Tell Two Jokes and Call Me in the Morning
Laughter really may be the best medicine. Two local experts explain why. Plus, a new laser could reduce chronic pain, and a doctor has strict orders about maintaining your heart health.
(page 3 of 6)
“When you start talking about these study results, many people will walk away and won’t want to listen to you,” McGhee says. “I admit that some of the research is surprising even to me.” He predicts that the current phase of humor research—linking laughter therapy with specific illnesses—will go on for another 10 years, with study after study replicating results before the medical community in general accepts the findings.
Still, humor therapy is catching on. Visiting clowns are fairly common in hospitals, and not just for pediatric patients. Some hospitals have humor carts that deliver funny audiotapes and videotapes, cartoon books, games and other laughter-inducing materials to patients.
Bayhealth Medical Center, which operates Kent General Hospital and Milford Memorial Hospital, does not have dedicated humor carts, but the library cart always includes some comic books, says Jane Hewitt of Bayhealth’s Guest Relations Department. “Someone gave us a stack of Garfield books, and those went really fast,” says Hewitt, who also posts cartoons and funny emails on bulletin boards in the hospitals’ cafeterias so employees and visitors can get a laugh as well.
“Our philosophy is that we are taking care not just of the ailment but of the whole patient—and their families as well,” she says. “Laughter releases good endorphins and helps with the healing process.”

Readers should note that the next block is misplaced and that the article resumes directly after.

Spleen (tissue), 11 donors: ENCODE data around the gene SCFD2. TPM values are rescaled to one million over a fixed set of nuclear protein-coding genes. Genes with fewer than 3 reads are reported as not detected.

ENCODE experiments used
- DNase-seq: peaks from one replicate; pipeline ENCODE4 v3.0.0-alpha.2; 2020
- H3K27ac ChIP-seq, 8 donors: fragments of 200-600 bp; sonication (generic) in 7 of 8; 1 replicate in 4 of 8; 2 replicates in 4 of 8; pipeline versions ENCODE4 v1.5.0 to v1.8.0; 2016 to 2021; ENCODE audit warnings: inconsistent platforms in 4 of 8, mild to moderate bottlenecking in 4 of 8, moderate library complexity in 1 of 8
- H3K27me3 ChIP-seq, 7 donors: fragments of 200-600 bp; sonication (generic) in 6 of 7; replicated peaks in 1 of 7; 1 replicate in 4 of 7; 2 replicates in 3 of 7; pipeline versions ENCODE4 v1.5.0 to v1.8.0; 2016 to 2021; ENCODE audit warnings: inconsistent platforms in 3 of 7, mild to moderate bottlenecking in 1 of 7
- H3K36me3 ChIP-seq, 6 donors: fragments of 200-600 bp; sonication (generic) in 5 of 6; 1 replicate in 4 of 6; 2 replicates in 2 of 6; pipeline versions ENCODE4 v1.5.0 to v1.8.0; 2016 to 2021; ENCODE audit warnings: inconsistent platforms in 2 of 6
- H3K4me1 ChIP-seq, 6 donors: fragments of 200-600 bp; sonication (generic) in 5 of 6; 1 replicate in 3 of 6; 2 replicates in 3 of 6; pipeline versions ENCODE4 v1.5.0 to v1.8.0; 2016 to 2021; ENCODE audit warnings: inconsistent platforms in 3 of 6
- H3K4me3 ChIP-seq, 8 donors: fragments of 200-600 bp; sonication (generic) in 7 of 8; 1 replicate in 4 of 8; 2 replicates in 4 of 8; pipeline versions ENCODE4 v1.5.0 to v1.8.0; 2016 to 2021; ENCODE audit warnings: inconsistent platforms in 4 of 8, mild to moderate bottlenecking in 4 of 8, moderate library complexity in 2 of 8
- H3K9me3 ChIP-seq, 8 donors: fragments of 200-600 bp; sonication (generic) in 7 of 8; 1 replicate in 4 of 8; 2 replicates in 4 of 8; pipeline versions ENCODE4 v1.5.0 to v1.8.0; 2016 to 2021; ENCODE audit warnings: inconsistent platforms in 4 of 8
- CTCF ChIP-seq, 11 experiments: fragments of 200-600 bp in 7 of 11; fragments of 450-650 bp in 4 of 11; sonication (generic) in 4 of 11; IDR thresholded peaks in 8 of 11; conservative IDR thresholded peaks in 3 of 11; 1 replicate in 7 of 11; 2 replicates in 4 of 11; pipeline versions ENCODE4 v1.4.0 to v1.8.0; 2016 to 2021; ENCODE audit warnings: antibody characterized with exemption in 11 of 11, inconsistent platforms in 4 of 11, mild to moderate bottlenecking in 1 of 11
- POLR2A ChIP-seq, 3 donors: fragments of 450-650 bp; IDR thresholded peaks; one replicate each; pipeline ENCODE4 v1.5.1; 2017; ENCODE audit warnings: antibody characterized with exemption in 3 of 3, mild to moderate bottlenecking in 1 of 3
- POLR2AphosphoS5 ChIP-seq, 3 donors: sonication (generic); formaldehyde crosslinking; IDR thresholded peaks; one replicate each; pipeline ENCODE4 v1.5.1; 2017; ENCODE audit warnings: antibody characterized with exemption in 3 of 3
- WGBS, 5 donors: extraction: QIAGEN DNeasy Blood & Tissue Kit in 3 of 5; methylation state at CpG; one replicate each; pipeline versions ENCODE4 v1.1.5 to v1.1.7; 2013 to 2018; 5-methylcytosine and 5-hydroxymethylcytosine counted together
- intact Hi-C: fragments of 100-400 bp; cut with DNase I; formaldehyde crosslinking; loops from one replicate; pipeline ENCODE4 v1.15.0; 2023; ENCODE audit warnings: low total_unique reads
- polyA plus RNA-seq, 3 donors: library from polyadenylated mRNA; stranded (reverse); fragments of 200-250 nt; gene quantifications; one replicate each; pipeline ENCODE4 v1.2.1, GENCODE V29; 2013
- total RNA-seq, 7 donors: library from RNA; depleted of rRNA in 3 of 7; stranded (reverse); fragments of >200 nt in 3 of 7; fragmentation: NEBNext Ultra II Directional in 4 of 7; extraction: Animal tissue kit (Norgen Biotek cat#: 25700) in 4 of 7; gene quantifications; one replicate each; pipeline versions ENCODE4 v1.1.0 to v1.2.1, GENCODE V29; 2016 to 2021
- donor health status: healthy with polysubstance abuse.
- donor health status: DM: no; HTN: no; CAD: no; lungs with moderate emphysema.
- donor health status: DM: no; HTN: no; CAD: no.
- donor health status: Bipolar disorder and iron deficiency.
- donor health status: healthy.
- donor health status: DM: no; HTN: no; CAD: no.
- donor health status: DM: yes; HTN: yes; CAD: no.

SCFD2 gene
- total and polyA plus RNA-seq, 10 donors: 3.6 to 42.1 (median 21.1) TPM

Perhaps not surprisingly, Alfred I. duPont Hospital for Children has the widest variety of offerings to help patients smile. The hospital has eight child-life specialists charged with addressing the psychosocial and emotional needs of patients and families. Five work full time with inpatients, and three part-timers cover the emergency room.
“We tend to incorporate humor and laughter for rapport-building,” says child-life specialist Laura Mitchell. “When the child is laughing and we are laughing, it lets the patient and the family know that we are nonthreatening. And if a patient is more relaxed, medications work better. We get to know who likes silly jokes, who enjoys sarcasm and who likes teasing.”
Inpatients also have access to A.I.’s Child Life Activity Center, a large playroom with an array of entertainment for kids of all ages. The hospital recently added a new closed-circuit television station, The Get Well Network, with online gaming, Internet access and movies on demand. Magicians, clowns, face painters, puppeteers and other entertainers will sometimes visit the hospital to give free performances.
Humorous storyteller Clem Bowen is one of the more popular performers at Lorelton Nursing Home in Wilmington, according to activities director Kathy Latham. Storytellers also are popular at Active Day of Newark, a day-care facility for older adults, many of whom have dementia. Clients there also enjoy clowns and balloon animals, says center director Michelle Hood.
“Our program manager tries to incorporate laughter into many activities. Sometimes she’ll just break out in laughter and encourage others to join in.” Hood says. “I think for all of us, the more we laugh, the happier we are.”
Happier and healthier. —Theresa Gawlas Medoff
Page 4: Laugh More–It's Easy